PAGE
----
The picture above is Chevron’s huge Jack/St. Malo platform, a floating steel structure the size of three football fields about 200 miles off the Louisiana coast. Below it are underwater pipelines that carry crude from three oil fields about 15 miles away in different directions from the Jack/St. Malo, like tentacles of an octopus. Unlike old-style platforms that suck oil from a field directly below, this weblike arrangement lets the Jack/St. Malo pump more than 3,000 gallons of crude a minute from the trio of fields.
The way we engineer and design things is rapidly changing with the onset of cloud computing. It isn’t necessarily a new technology, rather it has only recently reached a level that can be adopted and utilized on a grander scale. Cloud computing is allowing CAM and CAD to be done on remote supercomputers. This means that engineers and designers no longer have to rely on a powerful machine in their office if they want to run groundbreaking simulations or create intensive designs. Storing much of a CAD software’s computing power off site also allows for better efficiency in data and power management.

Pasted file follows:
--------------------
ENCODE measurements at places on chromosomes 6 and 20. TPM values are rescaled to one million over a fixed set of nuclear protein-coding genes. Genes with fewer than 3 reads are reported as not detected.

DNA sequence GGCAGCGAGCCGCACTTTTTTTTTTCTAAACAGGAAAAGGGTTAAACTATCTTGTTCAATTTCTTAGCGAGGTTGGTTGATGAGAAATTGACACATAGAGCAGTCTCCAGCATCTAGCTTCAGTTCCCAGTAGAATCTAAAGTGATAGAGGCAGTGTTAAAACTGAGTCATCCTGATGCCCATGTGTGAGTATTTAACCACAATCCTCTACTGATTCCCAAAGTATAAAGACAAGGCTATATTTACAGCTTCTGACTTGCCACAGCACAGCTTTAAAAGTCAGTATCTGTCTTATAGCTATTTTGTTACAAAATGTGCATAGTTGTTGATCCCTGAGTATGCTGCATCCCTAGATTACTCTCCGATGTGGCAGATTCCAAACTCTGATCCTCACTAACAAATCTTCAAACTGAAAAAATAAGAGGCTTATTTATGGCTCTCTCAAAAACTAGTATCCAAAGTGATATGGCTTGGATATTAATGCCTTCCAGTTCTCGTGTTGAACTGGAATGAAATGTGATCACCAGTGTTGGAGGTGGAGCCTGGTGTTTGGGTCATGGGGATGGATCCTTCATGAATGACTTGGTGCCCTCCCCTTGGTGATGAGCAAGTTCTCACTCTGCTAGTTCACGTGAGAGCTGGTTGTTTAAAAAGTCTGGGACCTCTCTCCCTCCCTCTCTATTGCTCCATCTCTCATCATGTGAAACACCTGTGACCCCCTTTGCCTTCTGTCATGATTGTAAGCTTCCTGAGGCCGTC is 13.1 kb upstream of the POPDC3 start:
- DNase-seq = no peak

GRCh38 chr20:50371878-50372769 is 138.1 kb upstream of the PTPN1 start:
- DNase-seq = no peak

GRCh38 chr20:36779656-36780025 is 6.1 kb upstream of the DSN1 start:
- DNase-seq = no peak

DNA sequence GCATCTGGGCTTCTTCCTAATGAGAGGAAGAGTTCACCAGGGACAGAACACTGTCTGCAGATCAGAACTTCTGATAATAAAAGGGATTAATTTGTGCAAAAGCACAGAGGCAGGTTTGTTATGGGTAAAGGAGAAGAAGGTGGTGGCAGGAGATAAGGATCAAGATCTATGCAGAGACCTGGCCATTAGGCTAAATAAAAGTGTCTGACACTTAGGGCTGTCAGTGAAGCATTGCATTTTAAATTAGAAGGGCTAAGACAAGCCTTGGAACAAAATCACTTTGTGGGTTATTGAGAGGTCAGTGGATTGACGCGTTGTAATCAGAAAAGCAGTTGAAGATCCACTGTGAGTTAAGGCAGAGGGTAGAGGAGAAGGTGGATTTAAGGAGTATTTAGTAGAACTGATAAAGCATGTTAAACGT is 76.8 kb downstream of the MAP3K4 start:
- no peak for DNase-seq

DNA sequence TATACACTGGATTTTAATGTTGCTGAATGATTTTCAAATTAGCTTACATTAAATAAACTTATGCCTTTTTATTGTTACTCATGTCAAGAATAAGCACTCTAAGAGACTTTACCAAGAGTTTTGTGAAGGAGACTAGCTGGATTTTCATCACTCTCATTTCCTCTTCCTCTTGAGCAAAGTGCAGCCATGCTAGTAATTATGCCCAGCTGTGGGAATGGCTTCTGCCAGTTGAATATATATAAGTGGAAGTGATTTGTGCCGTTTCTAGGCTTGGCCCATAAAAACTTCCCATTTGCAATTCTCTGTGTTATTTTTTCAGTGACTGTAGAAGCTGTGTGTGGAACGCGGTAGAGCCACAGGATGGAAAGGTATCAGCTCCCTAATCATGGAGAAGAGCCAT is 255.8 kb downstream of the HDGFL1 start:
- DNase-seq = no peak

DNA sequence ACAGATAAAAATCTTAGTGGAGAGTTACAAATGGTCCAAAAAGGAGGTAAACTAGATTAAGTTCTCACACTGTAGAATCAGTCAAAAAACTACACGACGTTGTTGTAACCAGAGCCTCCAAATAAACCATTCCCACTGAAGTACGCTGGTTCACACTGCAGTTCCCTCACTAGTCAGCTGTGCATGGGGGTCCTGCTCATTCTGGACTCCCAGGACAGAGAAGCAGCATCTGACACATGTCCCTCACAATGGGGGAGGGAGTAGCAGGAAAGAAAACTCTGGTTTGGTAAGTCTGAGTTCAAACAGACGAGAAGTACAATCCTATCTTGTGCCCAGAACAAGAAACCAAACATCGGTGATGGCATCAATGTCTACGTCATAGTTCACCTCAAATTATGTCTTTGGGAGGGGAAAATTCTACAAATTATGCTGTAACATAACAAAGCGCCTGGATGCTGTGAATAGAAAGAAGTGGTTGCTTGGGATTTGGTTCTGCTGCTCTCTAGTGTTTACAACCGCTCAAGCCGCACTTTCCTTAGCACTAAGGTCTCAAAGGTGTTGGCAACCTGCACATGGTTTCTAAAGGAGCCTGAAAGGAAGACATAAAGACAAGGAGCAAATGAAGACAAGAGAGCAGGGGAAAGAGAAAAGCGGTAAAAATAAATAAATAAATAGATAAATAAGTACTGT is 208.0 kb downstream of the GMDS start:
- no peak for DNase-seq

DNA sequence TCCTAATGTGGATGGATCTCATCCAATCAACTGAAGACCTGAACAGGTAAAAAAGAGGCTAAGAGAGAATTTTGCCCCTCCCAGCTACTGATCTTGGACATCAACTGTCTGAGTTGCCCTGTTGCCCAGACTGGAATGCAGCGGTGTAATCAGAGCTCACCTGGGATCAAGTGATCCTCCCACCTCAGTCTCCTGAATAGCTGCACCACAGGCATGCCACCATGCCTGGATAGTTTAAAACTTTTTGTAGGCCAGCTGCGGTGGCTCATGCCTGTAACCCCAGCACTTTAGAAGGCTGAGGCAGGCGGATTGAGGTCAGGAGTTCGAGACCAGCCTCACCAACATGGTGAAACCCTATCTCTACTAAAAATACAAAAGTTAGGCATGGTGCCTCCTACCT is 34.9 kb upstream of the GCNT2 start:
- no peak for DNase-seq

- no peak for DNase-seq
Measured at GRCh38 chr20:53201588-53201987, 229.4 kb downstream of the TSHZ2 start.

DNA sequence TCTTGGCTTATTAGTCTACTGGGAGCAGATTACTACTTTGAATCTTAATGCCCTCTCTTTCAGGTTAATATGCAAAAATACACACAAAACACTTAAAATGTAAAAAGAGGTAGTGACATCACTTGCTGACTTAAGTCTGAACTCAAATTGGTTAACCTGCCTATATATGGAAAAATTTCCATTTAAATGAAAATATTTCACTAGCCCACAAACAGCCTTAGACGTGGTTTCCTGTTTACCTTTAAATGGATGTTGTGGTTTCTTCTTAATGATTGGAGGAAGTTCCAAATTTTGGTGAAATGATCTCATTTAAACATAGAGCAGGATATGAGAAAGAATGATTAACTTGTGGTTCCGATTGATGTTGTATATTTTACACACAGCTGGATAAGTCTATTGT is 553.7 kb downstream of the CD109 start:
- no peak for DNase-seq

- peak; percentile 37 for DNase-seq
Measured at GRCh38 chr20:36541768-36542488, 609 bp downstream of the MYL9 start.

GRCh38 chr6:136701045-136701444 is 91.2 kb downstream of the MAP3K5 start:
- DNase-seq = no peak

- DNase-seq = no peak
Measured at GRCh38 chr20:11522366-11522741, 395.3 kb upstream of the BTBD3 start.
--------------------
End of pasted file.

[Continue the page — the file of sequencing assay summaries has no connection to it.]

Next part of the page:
Achieving technical excellence in a company’s chosen field is a commendable goal, but technical excellence means nothing if it doesn’t translate into business success. When a company’s goal is to provide technical services and products, especially engineering and innovation services, to customers it is vital to be able to win the confidence of potential customers in the bidding process.
There are a number of engineering firms in Lafayette. One that is still relatively new on the scene has a little different approach that seems to be working for them.
Drafting has been a considerable aspect of engineering design for virtually its entire history. Before complex CAD technology, creating 2D drawings for manufacturing and production was essential to creating products. Today, in a world of CAD to CAM and advanced manufacturing techniques, much of how we design has evolved into the current nearly optimized state. One thing remains, however, and that is the presence of 2D detail drawings for parts, components, and assemblies.